150

I installed an event handler on an input using

var element = document.getElementById('some-input');
element.addEventListener('input', function() {
    console.log('The value is now ' + element.value);
});

As expected, the handler is triggered when I type into the text field, but I also need to invoke this handler from my code. How can I simulate the input event so that my event listener is called?

4

3 Answers 3

243

Create an Event object, and dispatch it:

var event = new Event('input', {
    bubbles: true,
});
  
element.dispatchEvent(event);

Or, as a one-liner:

element.dispatchEvent(new Event('input', { bubbles: true }));

FIDDLE

This is not supported in IE, for that the old-fashioned way has to be used:

var event = document.createEvent('Event');
event.initEvent('input', true, false);

element.dispatchEvent(event);
6
  • @jeff-h From MDN: Older versions of IE supported an equivalent, proprietary EventTarget.fireEvent() method. developer.mozilla.org/en-US/docs/Web/API/EventTarget/…
    – HelloWorld
    Jan 14, 2019 at 21:41
  • 1
    A note: the default input event is not cancelable Jan 18, 2019 at 10:59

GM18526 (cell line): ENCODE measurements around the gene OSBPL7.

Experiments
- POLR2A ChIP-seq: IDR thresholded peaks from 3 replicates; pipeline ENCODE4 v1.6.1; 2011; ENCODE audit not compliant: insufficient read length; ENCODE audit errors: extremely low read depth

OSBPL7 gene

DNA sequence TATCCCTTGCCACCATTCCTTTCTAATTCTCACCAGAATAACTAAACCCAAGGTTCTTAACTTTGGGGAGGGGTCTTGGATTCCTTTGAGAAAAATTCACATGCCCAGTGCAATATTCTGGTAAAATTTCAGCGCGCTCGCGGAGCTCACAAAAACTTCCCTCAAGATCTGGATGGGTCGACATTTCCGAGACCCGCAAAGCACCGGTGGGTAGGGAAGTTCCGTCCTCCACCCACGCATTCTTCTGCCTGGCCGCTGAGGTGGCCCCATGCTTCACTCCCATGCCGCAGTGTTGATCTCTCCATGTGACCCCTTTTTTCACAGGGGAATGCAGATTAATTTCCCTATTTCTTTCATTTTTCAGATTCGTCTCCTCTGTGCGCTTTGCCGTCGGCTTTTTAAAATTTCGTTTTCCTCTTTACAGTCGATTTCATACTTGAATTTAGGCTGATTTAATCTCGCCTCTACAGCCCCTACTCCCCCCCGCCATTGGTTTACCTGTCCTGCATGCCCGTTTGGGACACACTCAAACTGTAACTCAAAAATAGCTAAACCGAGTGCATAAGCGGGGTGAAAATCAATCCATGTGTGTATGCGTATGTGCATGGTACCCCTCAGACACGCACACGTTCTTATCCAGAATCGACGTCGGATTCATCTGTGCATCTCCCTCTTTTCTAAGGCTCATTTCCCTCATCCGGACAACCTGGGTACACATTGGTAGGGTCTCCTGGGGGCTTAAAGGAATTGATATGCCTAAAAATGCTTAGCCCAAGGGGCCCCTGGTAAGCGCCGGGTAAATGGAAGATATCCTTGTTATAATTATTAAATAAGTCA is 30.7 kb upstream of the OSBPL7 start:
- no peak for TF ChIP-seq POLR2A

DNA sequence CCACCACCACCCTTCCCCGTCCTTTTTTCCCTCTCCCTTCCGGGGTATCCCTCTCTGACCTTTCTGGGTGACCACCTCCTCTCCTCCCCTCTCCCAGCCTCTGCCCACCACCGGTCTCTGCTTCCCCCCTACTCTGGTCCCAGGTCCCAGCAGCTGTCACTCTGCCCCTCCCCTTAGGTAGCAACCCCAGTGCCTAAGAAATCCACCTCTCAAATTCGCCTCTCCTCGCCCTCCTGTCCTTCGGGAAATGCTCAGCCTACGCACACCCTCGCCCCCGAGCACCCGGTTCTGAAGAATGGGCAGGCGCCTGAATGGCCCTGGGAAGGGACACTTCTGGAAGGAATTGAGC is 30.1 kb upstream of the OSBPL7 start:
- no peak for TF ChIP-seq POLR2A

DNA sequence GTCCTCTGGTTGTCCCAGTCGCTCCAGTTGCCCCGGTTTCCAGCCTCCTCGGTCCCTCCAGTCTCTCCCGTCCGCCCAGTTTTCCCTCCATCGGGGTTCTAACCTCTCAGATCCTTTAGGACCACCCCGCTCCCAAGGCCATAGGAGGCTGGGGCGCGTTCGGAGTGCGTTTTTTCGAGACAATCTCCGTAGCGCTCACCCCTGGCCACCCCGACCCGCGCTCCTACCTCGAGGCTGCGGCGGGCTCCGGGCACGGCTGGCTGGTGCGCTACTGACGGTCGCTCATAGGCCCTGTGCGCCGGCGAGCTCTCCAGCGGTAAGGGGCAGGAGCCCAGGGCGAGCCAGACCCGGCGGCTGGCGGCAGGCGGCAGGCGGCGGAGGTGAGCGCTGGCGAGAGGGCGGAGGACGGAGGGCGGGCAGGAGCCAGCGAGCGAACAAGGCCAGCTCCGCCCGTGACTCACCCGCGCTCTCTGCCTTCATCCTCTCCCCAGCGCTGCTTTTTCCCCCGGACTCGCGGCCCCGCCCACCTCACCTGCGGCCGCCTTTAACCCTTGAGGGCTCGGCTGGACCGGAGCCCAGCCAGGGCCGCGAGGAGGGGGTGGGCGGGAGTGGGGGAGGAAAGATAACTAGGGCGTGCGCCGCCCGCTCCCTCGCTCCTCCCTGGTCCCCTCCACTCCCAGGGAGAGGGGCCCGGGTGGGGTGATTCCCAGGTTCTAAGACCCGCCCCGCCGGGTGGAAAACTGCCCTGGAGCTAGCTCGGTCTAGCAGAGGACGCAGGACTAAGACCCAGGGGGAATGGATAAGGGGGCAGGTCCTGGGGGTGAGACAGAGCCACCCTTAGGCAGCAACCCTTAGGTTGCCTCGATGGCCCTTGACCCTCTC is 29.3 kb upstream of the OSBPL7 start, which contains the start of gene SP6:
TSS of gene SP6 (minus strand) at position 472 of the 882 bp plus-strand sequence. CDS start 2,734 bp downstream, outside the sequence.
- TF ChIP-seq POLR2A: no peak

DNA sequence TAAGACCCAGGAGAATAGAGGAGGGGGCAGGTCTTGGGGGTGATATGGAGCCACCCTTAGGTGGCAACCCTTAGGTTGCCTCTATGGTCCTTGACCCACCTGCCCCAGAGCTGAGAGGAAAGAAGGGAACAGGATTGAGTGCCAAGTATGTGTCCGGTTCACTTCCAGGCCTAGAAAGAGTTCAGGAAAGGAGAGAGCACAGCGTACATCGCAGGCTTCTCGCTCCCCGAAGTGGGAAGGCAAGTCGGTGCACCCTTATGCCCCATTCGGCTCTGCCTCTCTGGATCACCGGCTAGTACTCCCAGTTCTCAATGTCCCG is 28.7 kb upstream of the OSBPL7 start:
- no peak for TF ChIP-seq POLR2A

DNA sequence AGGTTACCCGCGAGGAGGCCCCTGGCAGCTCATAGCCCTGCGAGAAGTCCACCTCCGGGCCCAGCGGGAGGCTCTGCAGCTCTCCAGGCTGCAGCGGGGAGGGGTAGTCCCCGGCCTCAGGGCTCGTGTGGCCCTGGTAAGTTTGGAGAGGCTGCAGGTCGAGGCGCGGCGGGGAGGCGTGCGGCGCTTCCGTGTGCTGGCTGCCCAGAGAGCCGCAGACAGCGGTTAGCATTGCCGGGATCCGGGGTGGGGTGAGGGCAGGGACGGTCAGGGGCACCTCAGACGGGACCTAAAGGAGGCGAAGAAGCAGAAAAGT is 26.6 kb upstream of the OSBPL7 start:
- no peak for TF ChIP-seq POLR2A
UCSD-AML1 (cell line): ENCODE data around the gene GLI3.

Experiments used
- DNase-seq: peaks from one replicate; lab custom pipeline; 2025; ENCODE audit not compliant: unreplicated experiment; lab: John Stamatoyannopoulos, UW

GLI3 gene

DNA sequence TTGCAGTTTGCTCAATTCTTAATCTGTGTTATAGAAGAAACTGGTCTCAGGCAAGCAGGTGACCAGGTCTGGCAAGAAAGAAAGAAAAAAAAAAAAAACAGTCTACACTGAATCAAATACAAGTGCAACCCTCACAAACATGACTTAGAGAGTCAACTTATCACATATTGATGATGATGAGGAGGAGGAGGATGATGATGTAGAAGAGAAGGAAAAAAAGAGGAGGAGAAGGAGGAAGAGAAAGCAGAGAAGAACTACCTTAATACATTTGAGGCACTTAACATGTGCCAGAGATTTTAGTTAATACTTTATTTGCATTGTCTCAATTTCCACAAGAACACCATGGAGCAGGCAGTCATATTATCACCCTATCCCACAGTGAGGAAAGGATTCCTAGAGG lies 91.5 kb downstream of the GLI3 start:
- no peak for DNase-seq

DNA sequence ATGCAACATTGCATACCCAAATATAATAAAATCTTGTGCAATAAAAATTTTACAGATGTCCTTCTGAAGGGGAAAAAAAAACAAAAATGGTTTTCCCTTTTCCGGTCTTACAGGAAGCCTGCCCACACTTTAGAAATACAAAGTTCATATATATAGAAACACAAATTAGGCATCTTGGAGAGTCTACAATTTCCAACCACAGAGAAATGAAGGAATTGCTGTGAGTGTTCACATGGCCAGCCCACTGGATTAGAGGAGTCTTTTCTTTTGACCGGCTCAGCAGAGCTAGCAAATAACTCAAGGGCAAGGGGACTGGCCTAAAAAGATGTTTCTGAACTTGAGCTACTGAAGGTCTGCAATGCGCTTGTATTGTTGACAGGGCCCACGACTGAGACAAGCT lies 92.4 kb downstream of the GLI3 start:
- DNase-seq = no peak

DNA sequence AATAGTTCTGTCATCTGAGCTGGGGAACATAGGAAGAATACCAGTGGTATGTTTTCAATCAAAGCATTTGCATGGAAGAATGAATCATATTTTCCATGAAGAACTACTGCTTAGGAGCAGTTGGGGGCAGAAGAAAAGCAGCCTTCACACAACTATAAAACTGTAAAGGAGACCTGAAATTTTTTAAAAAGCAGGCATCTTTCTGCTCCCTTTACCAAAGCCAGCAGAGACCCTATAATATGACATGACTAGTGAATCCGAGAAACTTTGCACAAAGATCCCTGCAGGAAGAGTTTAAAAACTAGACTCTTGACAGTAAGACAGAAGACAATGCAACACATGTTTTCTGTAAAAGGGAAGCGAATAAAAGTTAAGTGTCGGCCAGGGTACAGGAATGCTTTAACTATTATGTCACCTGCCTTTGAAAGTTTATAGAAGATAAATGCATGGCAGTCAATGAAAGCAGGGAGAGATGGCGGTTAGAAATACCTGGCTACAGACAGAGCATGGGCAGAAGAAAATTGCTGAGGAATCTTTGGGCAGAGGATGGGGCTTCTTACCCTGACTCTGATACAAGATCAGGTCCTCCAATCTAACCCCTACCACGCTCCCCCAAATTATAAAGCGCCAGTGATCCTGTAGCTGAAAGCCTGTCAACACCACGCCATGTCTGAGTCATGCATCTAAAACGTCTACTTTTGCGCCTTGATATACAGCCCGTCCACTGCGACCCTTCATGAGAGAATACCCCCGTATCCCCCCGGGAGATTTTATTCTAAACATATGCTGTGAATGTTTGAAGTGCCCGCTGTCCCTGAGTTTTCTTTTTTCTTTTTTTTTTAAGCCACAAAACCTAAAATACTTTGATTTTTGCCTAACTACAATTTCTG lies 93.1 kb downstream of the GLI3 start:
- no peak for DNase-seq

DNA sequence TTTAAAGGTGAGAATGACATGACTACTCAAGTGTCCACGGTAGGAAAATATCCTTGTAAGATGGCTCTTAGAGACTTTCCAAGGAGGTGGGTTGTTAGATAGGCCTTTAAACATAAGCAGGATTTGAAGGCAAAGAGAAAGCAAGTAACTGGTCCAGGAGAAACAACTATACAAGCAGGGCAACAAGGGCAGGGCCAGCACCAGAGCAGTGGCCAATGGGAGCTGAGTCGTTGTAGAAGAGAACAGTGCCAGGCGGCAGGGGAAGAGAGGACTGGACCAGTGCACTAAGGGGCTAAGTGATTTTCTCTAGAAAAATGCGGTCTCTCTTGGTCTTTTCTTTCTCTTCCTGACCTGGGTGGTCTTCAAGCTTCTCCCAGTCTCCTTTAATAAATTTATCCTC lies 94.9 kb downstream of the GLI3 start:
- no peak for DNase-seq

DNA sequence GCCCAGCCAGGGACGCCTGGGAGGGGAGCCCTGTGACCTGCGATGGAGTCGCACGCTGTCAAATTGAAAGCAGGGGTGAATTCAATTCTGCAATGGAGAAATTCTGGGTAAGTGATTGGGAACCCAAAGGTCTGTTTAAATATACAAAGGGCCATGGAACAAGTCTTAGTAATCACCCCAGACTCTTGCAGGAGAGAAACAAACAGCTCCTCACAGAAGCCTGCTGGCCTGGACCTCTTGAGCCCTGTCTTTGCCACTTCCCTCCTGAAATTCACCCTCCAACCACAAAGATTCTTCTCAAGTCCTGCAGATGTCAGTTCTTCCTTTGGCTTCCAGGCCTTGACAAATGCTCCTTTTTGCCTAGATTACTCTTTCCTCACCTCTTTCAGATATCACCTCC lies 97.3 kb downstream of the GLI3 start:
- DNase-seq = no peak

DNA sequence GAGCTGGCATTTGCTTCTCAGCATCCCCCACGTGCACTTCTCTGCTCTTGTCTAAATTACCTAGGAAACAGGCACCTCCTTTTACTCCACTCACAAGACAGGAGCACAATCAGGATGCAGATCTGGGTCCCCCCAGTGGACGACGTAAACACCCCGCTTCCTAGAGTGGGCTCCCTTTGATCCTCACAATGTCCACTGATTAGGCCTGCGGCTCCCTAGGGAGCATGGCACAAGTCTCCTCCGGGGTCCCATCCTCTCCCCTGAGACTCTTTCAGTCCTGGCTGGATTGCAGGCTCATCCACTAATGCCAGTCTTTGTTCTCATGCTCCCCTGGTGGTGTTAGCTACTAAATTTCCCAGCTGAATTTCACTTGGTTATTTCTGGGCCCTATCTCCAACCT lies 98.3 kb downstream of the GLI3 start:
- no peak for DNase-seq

• 25
    modern copy paste: element.dispatchEvent(new Event('input', { bubbles: true }))
    – Seph Reed
    Aug 16, 2019 at 20:33
  • 8
    How is this difference from new InputEvent() and when should InputEvent be used instead? Nov 16, 2021 at 20:14
  • 1
    InputEvent is a newer Spec by MDN and not yet HTML standard, albeit widely supported. If you don't need it, I would simply use "Event" for it's been here forever and won't change much anymore. github.com/microsoft/TypeScript/issues/… Feb 10, 2023 at 9:52
37
element.dispatchEvent(new Event('input'));
22

If you are using react, following will work:

const valueSetter = Object.getOwnPropertyDescriptor(this.textInputRef, 'value').set;
const prototype = Object.getPrototypeOf(this.textInputRef);
const prototypeValueSetter = Object.getOwnPropertyDescriptor(prototype, 'value').set;
if (valueSetter && valueSetter !== prototypeValueSetter) {
    prototypeValueSetter.call(this.textInputRef, 'new value');
} else {
    valueSetter.call(this.textInputRef, 'new value');
}
this.textInputRef.dispatchEvent(new Event('input', { bubbles: true }));
2
  • 1
    Object.getOwnPropertyDescriptor(this.textInputRef, 'value') -> returns undefined, sometimes.
    – dnaz
    Aug 10, 2021 at 12:03
  • YES - thank you. Was pulling my hair out on this when I realized the client site was a react app. Worked great when no other change or keypress methods were working and the textarea would just revert to blank upon losing focus. This fixed it and triggers the change event as needed.
    – OG Sean
    Oct 30, 2023 at 20:19

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